The midterm elections are just around the corner and polling indicates that likely voters are not at all happy with the current state of the nation. With the economy still in the tank, the job number needle barely moving, and foreclosures expected to hit the 1 million mark this year, it’s no wonder voters are disgruntled.
Further evidence of the same has been seen in primary elections across the country. Senator Lisa Murkowski’s recent surprising loss in Alaska, raises to three the total of long term Senate incumbents [Specter (I-PA) and Bennett (R-UT)] who have gone down to defeat in the last several months. Nine term Congressman and former Delaware Governor, Mike Castle, went down to defeat in the DE Republican primary to another Tea Party extremist. Voter unrest is unmistakable.
It is also quite certain at this juncture that time has essentially run out for the Ds to get the economy back on track before November 2nd (never mind that this expectation begs the question of whether any party can be held responsible for this global economic meltdown, the likes of which has not been seen in 8 decades).
Without question, all these signs along with the historic fate of the party in power when a mid-term election is held do not augur well for election success for the Ds. In the 19 mid-term elections held since 1934, only twice has the President’s party gained seats in both the Senate and the House. Recent notable huge losses occurred in 1994 when the Ds lost 52 House seats during the Clinton Presidency, and in 2006 when the Rs lost 30 seats while Bush was in office.
Add to this picture two additional pieces of information and the prospects for a major electoral shakeup seem to be a slam dunk: 1) The typically staid Gallup organization’s latest data on voter enthusiasm which shows Republican voters are twice as likely—50 percent to 25 percent—to tell a pollster that they are “very” enthusiastic about voting this year, and 2) A “general reliability” factor of GOP voters being significantly more likely to show up for midterm elections. Young people and minorities are less likely to go to the polls for the midterms.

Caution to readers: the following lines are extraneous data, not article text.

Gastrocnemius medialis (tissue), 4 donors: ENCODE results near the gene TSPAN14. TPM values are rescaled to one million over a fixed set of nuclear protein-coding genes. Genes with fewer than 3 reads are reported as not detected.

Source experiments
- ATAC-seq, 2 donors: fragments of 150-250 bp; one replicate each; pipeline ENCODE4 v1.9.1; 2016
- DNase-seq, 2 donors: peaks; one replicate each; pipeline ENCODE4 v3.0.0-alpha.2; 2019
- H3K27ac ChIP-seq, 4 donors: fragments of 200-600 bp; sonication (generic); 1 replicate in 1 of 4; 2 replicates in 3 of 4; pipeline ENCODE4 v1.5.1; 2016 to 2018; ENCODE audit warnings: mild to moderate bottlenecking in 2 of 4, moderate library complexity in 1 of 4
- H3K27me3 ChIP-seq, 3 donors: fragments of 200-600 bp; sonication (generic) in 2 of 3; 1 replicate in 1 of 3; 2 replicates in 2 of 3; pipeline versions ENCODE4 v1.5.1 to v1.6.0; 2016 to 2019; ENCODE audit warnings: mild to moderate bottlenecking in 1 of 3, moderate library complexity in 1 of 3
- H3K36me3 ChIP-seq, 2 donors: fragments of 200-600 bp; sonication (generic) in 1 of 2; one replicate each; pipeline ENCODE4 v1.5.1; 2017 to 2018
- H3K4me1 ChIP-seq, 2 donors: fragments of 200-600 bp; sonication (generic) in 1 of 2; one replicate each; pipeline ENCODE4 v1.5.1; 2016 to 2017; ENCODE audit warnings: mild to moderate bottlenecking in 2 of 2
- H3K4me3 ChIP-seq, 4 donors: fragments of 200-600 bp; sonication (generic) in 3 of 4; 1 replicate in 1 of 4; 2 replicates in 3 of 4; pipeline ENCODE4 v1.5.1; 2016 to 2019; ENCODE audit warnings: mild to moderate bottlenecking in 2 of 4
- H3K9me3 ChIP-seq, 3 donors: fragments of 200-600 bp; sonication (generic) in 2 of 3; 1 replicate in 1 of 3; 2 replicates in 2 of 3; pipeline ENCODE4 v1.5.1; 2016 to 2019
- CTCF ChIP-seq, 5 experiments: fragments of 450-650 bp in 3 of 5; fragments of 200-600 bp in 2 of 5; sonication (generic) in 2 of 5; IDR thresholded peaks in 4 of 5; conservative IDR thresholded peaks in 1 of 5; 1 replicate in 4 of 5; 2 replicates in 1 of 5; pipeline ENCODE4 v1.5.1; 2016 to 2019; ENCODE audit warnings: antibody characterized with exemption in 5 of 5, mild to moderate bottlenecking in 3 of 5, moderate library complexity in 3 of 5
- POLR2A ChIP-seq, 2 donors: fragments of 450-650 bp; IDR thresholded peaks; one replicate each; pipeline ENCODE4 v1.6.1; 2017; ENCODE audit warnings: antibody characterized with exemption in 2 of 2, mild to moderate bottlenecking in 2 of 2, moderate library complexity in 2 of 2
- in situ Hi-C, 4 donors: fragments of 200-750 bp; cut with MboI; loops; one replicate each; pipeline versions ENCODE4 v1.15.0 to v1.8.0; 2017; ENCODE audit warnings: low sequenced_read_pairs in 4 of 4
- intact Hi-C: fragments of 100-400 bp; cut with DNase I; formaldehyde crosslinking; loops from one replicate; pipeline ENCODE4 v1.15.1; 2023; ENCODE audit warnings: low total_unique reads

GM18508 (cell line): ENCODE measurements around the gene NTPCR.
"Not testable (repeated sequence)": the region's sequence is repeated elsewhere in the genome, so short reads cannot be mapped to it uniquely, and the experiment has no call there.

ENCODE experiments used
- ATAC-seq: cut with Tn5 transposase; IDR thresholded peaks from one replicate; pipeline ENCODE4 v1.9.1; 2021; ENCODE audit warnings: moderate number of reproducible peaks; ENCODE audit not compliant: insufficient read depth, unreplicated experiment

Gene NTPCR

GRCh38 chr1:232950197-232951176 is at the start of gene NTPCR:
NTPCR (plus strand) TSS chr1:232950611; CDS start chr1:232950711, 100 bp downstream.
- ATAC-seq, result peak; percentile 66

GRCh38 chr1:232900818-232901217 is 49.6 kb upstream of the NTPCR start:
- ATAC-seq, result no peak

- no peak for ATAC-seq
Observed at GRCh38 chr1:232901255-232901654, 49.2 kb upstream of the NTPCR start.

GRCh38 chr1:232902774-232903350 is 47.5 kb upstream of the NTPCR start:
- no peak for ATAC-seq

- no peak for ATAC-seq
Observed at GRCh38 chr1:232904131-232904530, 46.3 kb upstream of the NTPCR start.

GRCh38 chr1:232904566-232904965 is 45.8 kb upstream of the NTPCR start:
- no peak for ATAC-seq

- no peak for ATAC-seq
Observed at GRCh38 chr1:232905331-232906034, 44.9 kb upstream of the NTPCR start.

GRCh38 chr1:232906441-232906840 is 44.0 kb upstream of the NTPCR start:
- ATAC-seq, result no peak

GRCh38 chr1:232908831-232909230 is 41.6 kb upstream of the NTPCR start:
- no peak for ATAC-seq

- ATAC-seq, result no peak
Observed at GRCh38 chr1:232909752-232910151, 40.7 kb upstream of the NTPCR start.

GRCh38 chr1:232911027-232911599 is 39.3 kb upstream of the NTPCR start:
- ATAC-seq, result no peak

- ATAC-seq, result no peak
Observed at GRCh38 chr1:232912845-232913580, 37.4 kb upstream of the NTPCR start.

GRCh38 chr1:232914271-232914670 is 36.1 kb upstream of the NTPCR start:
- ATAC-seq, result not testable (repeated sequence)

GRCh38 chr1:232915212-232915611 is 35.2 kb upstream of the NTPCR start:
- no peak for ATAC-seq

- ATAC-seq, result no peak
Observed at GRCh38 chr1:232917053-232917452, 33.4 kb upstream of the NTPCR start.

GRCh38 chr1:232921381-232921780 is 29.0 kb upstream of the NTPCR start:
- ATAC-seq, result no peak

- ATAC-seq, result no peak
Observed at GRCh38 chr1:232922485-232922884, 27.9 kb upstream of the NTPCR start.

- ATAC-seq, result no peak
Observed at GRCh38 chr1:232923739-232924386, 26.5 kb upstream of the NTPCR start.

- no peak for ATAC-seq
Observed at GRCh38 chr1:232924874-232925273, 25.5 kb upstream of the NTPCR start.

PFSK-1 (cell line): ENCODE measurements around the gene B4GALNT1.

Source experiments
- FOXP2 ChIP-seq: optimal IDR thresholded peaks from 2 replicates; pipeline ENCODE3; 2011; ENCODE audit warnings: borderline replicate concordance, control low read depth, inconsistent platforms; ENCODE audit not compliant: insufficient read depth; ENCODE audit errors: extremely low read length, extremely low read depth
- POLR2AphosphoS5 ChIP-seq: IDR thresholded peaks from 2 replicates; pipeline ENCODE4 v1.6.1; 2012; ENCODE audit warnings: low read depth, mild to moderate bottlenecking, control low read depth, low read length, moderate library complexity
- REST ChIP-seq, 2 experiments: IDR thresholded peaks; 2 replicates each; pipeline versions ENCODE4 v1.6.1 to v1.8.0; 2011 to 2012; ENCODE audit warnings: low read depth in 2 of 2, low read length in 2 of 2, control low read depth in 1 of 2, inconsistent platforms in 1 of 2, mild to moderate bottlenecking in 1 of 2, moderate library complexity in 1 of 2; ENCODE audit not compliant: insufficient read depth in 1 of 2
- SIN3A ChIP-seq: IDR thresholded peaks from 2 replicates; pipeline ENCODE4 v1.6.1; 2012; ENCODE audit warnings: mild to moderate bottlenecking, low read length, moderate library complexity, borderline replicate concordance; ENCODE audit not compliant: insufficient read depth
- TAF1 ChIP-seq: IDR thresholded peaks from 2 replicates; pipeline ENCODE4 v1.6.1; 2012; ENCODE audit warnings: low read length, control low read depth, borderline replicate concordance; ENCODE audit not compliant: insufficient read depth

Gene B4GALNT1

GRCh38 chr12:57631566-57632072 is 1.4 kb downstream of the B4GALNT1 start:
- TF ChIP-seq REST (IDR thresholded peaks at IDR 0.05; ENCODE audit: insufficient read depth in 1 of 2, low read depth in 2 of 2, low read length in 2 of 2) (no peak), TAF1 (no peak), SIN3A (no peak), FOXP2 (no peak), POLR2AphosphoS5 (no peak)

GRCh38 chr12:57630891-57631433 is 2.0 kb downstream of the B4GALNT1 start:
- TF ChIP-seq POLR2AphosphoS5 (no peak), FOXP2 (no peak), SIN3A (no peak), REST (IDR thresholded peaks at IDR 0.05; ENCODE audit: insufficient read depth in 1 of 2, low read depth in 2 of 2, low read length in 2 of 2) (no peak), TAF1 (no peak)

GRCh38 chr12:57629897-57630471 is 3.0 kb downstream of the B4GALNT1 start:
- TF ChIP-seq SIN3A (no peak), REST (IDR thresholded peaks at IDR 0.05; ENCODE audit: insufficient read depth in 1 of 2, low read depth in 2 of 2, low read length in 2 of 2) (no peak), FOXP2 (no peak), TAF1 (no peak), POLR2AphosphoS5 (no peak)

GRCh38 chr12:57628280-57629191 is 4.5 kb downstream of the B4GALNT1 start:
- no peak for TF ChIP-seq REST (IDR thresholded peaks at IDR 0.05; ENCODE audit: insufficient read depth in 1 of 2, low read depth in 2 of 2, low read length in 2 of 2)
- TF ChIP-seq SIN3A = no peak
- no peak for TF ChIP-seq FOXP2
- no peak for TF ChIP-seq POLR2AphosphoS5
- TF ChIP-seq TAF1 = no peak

This composite of factors suggests the potential for what political scientists call a major “wave” election (rare occurrences when public dissatisfaction changes the political environment a la 1994) in which the Republicans stand to gain a large number of seats from the Democrats and in the process take back control of the House. Rs taking control of the Senate is now considered unlikely because of recent upset primary victories by far more conservative challengers in several states, giving the D candidates an edge.
On September 1st, Gallup reported Rs lead by 51% to 41% among registered voters in their weekly tracking of 2010 congressional voting preferences known as the generic ballot test. The 10-percentage-point lead was the GOP’s largest so far this year and is its largest in Gallup’s history of tracking the midterm generic ballot for Congress. But then on September 8 Gallup reported a dead heat at 46%-46% on the generic ballot question. This shift, coupled with the fact that Democrats led on the measure earlier in the summer, gives a very clear impression that voter sentiments are far from fixed on this matter. It goes without saying in elections as in life that it ain’t over til the soprano sings.